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Last edited 07 Feb 2021
New Town Development Corporation
A New Town Development Corporation is a type of development corporation – a government-established organisation responsible for urban renewal and development. In the UK, the New Towns Act 1946 introduced the corporations as a means of developing new towns to cater for populations living in poor or demolished housing after World War II.
New Town Development Corporations were given responsibilities by the New Towns Act to oversee and supervise the development of New Towns on designated areas of land that had been identified by the government. By 1955, ten New Towns had been developed, the first of which was Stevenage, to manage the population overspill from London. Other New Towns such as Milton Keynes were also developed. The Corporations were later disbanded.
In June 2018, the government introduced to Parliament, new regulations which could lead to councils having the power to establish New Town Development Corporations as a means of completing new urban developments and delivering thousands of new homes. The Corporations will be accountable to the councils and will be expected to consult and involve the local communities in their proposed projects, in addition, they will:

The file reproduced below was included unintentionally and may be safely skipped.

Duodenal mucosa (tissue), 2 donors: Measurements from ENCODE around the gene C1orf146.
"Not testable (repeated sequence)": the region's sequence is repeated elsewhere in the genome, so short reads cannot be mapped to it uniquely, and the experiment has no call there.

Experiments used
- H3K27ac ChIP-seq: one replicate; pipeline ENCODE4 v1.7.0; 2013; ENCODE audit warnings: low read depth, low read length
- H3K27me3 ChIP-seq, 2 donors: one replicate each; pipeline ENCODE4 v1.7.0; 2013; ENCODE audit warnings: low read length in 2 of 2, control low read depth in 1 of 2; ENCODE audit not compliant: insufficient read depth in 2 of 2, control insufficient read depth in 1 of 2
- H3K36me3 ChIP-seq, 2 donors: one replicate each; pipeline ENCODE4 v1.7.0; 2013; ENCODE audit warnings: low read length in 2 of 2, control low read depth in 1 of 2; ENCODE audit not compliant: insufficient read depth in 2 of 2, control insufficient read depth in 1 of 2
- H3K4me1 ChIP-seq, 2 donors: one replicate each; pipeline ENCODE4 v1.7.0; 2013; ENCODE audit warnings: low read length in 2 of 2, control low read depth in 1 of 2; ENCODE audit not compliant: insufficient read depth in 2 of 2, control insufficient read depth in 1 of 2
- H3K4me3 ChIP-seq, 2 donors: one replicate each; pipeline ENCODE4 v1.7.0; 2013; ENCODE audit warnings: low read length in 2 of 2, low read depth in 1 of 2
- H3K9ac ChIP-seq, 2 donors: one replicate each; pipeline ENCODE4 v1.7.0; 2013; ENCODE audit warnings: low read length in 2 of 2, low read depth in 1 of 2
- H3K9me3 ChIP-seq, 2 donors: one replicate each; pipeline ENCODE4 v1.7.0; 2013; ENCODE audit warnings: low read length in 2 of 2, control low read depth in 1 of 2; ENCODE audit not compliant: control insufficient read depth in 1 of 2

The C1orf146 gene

- Draft proposals for the new developments which the oversight authority can approve.
- Masterplan and develop projects.
- Bring on board private investment.
- Partner with developers.
- Oversee completion.
The Corporations’ borrowing cap of £100 million has been removed.
The legislative changes are to occur in the New Towns Act 1981, which will shift powers from the Secretary of State to local councils. The regulations will be subject to further Parliamentary debate and may come into force by the end of 2018 if approved.
 Related articles on Designing Buildings Wiki
- Barlow report.
- British post-war mass housing.
- Development corporation.
- Devolution and development.
- Eco Town.
- Enterprise zones.
- Garden cities.
- Garden town.
- Garden village.
- Housing zone.
- Neighbourhood planning.
- New towns.
- New Towns: the rise, fall and rebirth.
- Statutory instruments.
- Town planning.
- Whittington Estate.
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